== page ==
12. Thank you California. I was just about to post and ask if anyone had seen the Murply/Matvienko Don Q. I saw them last year in La Bayadere. He was wonderful and she of course was as fantastic as always. I did find, however, that they lacked chemistry. That performance on May 26, 2012 could have been their first time to dance together. I'm not sure what else they have performed together. I would definitely definitely see him dance again. He's listed as a guest artist and I'm pretty sure he and his wife are principals with the Maryinsky. If ayone knows about this for sure, please post. As I mentioned earlier in the week I saw Stella dance Mercedes/Queen of the Dryads in 2011 and she was as wonderful as she sounds to have been last night. I will never ever understand why she is not a principal at ABT.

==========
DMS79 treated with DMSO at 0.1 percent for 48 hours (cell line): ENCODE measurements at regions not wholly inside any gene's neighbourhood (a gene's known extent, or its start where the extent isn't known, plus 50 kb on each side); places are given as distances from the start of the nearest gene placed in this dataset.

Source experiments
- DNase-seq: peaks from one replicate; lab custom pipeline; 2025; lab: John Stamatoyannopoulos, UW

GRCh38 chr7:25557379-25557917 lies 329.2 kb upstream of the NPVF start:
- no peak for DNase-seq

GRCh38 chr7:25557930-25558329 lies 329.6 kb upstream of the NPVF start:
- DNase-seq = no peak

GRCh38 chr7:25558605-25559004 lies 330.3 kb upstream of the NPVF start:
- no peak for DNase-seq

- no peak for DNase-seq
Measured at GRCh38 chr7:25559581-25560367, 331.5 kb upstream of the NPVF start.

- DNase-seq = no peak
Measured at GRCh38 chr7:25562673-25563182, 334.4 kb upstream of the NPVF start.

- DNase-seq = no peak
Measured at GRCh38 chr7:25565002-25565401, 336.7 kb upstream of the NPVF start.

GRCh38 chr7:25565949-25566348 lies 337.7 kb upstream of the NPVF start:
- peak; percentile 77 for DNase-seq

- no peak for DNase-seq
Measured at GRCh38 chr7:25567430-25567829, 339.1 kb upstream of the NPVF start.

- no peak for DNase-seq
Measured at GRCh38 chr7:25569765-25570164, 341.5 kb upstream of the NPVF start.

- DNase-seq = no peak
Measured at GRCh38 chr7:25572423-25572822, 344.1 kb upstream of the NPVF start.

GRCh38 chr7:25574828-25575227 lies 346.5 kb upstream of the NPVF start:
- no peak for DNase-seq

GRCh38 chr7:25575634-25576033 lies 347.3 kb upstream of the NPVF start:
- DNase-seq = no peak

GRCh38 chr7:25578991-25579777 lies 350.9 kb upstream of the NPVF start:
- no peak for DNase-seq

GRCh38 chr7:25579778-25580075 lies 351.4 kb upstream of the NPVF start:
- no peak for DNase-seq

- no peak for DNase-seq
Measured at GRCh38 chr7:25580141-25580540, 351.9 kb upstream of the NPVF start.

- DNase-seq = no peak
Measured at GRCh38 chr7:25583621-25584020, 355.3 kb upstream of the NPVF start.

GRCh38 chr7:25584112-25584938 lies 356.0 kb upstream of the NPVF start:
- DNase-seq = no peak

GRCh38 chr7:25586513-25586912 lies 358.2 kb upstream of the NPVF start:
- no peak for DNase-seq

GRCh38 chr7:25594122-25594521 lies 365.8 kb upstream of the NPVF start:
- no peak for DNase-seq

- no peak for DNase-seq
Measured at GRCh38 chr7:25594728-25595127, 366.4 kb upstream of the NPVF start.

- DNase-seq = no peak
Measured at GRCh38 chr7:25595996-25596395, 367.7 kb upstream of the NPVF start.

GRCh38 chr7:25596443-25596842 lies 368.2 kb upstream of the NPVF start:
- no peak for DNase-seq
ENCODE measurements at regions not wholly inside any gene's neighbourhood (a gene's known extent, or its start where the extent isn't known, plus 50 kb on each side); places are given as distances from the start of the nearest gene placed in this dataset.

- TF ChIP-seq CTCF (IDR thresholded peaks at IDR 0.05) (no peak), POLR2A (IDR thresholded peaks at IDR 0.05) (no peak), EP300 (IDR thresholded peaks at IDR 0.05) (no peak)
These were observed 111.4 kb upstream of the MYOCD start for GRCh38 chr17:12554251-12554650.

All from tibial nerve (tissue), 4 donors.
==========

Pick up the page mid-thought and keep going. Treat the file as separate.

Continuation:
13. Tiler Peck was sitting two rows ahead of me on Saturday night. Maybe we were in the same role, Batusan, or you were in the row behind me. I'm sorry I didn't get to meet you. I always enjoy reading your posts.
  14. i'm sorry. I looked at the NYCB casting for the Saturday evening performance. As someone already has mentioned, the matinee will be danced by Bouder and Garcia, who are also sensational. It would be very hard to pick who is better in Theme and Variations Peck and De Luz or Bouder and Garcia. I think it's a draw.